- Class Number 3840
- Term Code 3230
- Class Info
- Unit Value 6 units
- Mode of Delivery In Person
- Dr April Biccum
- Dr April Biccum
- Dr Nick Cheesman
- Class Dates
- Class Start Date 21/02/2022
- Class End Date 27/05/2022
- Census Date 31/03/2022
- Last Date to Enrol 28/02/2022
Interpretivism is an approach to inquiry that has evolved in the social Sciences from the late 19thCentury. It is an approach that begins with the empirical observation that societies are constructed out of human capacity to communicate and therefore orients its inquiry toward human beings as meaning makers situated within ‘webs of signification’. Interpretivist modes of inquiry have found a ‘natural’ home within disciplines dealing with social structure (such as sociology), disciplines confronting different cultures (such as anthropology) and disciplines whose data set tends to be textual, at least historically (such as the humanities and history). Interpretivist scholarship has also developed in conversation with (and sometimes in debate with) more dominant approaches in the social sciences often referred to as ‘positivism’. The disciplines of Political Science and International Relations have been late comers to these developments but since the end of the cold war constructivist approaches have become part of the mainstream in International Relations and Political Science has recognised the importance of textual data in a world dominated by the use (and sometimes abuse) of Information Communications Technology. Scholars in the US and Europe have begun consolidating this long and rich tradition under the umbrella “Interpretive Social Science” as an approach to inquiry that focuses on language, meaning and communication. This course introduces students to this tradition beginning with Peter Berger & Thomas Luckmann’s (1966) The Social Construction of Reality. The course is designed to get students ‘thinking interpretively’ through a series of short practicum exercises that alert students to the ways that communications and meaning structure our societies and engage them in analytical exercised designed to demonstrate the complexity of hermeneutical and other varieties of interpretive analysis, as well as encourage them to think about the methodological advantages and complexities of interpretive research.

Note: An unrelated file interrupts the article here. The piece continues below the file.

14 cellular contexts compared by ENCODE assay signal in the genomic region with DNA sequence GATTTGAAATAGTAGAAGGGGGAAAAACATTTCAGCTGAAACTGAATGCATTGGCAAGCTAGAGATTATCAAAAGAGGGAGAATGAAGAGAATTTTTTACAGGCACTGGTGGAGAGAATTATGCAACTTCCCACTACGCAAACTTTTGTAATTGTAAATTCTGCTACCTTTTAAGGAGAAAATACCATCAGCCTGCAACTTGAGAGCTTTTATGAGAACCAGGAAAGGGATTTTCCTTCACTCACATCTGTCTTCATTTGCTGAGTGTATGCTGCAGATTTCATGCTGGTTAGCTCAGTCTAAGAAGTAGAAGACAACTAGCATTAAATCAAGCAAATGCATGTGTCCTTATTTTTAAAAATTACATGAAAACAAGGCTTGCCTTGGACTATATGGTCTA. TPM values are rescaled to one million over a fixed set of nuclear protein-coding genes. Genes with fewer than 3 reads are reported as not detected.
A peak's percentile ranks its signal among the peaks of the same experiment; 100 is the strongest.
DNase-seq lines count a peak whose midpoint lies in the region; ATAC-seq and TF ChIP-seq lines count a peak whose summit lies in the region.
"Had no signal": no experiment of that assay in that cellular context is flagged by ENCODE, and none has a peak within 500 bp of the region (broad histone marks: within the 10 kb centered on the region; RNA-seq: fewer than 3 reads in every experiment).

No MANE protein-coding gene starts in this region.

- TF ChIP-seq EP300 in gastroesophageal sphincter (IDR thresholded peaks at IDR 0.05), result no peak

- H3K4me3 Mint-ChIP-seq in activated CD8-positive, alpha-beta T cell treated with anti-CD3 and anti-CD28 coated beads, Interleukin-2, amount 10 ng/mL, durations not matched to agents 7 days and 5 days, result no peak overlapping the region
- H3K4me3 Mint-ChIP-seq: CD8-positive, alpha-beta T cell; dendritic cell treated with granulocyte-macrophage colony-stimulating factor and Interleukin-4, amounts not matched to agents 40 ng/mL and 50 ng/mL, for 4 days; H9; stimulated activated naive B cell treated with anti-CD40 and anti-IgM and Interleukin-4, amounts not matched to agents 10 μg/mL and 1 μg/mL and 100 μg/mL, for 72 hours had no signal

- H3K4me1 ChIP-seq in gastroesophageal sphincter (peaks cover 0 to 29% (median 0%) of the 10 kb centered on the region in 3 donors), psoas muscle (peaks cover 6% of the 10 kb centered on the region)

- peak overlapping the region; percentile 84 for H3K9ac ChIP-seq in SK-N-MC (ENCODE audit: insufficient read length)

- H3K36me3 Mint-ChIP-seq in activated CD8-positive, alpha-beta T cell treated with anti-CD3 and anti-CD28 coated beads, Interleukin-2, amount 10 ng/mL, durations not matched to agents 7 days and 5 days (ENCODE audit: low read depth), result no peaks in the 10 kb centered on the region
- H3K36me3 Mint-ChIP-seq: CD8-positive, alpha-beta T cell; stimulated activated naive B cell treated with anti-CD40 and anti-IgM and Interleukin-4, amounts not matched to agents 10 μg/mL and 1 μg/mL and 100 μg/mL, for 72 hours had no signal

Upon successful completion, students will have the knowledge and skills to:
- understand and identify the differences between interpretivist approaches and other approaches to knowledge production and inquiry;
- conceptualise research design from an interpretive perspective, including the interpretive approach to theory, analysis and data;
- develop techniques and skills appropriate to the design and conduct of interpretivist research;
- conceptualise methodological problems and apply tools to critically analyse data from within an interpretive frame; and
- communicate effectively and demonstrate analytic ability in interpretivist research design and modes of inquiry.
Students will be given feedback in the following forms in this course:
- written comments
- verbal comments
- feedback to whole class, groups, individuals, focus group etc
ANU is committed to the demonstration of educational excellence and regularly seeks feedback from students. Students are encouraged to offer feedback directly to their Course Convener or through their College and Course representatives (if applicable). The feedback given in these surveys is anonymous and provides the Colleges, University Education Committee and Academic Board with opportunities to recognise excellent teaching, and opportunities for improvement. The Surveys and Evaluation website provides more information on student surveys at ANU and reports on the feedback provided on ANU courses.